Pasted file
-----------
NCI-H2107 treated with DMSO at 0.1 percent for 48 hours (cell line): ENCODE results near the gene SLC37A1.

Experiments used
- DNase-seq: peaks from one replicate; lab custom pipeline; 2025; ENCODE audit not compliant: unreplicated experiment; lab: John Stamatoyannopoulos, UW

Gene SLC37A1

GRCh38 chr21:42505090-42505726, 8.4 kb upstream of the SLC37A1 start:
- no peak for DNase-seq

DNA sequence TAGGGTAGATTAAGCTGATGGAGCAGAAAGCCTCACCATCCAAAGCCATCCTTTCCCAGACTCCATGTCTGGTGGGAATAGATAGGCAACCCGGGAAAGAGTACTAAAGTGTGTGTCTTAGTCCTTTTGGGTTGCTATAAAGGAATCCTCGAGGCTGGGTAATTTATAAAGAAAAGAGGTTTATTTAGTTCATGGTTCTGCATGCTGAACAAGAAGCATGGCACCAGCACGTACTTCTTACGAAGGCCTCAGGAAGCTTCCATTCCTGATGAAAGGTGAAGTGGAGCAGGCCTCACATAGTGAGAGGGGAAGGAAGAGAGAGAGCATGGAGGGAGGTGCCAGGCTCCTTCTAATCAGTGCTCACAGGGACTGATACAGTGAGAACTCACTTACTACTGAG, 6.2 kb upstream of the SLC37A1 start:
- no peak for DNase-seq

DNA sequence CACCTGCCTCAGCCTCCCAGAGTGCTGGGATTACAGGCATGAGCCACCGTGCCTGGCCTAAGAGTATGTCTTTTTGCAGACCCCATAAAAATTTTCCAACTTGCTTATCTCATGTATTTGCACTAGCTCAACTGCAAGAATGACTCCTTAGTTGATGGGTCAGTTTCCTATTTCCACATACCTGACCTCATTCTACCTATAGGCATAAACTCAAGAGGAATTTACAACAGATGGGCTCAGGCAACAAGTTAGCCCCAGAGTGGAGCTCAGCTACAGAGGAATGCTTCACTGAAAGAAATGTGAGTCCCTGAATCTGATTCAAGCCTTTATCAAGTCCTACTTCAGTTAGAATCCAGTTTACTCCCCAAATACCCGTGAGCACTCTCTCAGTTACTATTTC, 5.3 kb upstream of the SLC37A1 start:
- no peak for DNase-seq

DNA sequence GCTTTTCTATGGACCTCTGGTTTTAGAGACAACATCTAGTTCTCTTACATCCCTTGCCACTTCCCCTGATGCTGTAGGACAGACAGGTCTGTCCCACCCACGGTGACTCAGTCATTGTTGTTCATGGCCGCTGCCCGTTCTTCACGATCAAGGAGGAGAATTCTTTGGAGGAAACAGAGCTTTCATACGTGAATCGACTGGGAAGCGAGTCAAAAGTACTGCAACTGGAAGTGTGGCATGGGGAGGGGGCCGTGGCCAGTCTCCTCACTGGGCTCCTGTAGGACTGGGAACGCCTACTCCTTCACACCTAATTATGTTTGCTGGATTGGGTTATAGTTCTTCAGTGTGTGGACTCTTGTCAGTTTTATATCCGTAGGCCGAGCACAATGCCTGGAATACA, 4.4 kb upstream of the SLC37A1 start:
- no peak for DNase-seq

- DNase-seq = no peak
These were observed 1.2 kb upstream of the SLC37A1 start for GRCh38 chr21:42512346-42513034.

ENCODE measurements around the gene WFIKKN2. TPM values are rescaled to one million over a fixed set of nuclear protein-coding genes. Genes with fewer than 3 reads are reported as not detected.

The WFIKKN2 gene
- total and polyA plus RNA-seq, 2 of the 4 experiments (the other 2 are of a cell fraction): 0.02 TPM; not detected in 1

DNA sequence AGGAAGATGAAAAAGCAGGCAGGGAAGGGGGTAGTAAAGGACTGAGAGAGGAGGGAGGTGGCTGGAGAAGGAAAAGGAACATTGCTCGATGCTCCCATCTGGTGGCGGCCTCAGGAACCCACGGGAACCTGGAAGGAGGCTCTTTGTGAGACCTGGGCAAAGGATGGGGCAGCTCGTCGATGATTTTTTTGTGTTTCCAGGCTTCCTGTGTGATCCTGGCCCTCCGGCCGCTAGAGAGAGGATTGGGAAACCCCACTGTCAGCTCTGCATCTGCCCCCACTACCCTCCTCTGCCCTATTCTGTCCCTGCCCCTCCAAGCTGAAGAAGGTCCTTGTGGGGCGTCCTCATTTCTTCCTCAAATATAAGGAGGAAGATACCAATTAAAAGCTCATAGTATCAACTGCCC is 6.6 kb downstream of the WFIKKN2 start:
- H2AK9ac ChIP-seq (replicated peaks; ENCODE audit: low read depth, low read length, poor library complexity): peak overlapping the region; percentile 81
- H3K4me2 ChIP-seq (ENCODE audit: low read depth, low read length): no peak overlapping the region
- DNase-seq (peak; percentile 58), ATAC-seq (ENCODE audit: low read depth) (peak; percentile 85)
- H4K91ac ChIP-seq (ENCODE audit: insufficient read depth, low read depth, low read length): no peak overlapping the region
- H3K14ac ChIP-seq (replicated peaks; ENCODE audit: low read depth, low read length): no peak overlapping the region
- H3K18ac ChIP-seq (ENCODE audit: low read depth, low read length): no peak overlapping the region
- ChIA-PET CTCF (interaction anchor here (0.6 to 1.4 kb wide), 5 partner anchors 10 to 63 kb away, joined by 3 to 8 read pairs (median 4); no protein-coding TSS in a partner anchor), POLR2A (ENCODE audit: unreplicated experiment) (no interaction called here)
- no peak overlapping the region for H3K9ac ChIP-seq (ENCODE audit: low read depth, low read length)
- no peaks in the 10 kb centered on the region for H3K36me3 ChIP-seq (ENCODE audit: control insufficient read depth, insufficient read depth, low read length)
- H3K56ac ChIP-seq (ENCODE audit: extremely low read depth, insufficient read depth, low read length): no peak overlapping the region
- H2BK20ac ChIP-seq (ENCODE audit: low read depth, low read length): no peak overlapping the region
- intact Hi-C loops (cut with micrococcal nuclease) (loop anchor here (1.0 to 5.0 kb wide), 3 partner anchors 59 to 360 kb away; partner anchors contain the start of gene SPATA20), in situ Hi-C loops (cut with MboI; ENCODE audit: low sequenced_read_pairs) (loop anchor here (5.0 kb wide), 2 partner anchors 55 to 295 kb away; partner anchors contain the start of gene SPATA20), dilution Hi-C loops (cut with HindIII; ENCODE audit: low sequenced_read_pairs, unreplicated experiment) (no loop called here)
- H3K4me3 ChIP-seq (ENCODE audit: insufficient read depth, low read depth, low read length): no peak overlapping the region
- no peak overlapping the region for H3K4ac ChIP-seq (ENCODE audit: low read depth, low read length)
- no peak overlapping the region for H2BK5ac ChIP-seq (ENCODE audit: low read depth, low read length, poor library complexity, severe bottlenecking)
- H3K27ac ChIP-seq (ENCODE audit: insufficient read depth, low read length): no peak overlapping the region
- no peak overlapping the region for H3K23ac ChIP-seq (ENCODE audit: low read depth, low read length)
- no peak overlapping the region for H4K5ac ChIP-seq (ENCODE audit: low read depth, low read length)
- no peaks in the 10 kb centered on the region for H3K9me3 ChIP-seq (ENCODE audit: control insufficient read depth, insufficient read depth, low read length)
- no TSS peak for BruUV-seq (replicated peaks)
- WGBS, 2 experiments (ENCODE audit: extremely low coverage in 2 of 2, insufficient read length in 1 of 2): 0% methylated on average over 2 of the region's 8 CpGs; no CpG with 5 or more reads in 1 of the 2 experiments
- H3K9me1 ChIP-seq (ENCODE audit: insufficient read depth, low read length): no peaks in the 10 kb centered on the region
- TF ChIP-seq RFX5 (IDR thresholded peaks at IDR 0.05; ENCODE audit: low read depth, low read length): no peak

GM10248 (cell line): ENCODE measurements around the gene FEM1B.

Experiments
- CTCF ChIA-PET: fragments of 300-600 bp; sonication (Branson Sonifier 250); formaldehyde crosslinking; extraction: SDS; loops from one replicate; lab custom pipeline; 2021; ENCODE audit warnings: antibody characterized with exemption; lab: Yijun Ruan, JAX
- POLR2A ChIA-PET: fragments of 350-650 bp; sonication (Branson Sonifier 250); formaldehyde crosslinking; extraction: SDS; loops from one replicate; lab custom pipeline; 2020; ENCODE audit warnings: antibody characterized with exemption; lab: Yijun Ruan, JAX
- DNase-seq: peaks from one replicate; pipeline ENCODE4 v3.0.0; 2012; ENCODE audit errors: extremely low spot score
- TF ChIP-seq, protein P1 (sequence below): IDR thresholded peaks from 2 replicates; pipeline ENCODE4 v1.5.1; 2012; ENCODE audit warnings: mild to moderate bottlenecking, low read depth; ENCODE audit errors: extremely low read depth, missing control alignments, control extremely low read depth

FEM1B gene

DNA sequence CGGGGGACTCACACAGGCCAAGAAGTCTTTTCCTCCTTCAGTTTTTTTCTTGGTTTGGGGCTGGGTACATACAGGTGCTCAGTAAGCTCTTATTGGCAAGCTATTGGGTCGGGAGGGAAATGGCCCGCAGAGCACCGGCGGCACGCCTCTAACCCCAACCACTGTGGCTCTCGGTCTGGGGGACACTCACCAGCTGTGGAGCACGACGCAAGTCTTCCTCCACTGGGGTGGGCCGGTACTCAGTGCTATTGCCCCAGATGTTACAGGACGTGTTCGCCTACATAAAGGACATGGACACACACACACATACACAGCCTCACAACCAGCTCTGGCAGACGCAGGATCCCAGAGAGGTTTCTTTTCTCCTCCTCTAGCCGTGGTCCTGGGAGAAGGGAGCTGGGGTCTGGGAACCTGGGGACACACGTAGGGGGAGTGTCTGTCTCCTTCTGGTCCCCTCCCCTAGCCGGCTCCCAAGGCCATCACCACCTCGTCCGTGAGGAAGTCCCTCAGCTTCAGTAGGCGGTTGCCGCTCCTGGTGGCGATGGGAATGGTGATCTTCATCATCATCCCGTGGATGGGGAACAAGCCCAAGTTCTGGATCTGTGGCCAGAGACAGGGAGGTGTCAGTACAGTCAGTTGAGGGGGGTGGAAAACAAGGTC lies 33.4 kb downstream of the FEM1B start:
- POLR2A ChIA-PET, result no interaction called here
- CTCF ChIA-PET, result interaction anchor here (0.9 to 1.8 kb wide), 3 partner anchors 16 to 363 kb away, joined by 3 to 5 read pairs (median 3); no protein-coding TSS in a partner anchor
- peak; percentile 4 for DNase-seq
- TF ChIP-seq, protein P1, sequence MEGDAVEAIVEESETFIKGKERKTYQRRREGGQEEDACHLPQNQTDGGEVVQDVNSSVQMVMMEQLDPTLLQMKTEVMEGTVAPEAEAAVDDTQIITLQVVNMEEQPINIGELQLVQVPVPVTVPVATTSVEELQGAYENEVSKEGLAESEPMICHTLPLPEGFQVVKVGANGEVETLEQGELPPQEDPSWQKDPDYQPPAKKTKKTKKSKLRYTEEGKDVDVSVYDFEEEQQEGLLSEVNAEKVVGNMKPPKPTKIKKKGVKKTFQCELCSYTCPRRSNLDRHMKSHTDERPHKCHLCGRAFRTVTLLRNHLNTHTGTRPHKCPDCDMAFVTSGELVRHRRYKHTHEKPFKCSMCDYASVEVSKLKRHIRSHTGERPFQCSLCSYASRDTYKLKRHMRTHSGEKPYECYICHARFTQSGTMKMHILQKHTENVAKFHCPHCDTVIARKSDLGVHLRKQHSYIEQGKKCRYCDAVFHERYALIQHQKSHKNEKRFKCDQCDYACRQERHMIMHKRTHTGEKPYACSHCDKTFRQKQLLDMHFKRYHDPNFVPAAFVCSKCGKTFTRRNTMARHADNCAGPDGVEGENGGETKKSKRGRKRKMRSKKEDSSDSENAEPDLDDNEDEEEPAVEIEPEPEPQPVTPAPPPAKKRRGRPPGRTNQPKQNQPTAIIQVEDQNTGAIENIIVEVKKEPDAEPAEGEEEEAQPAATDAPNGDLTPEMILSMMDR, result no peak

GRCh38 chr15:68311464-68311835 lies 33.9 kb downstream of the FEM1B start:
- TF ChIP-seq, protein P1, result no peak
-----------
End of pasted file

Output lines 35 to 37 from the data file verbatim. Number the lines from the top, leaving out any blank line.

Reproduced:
- no peak overlapping the region for H3K23ac ChIP-seq (ENCODE audit: low read depth, low read length)
- no peak overlapping the region for H4K5ac ChIP-seq (ENCODE audit: low read depth, low read length)
- no peaks in the 10 kb centered on the region for H3K9me3 ChIP-seq (ENCODE audit: control insufficient read depth, insufficient read depth, low read length)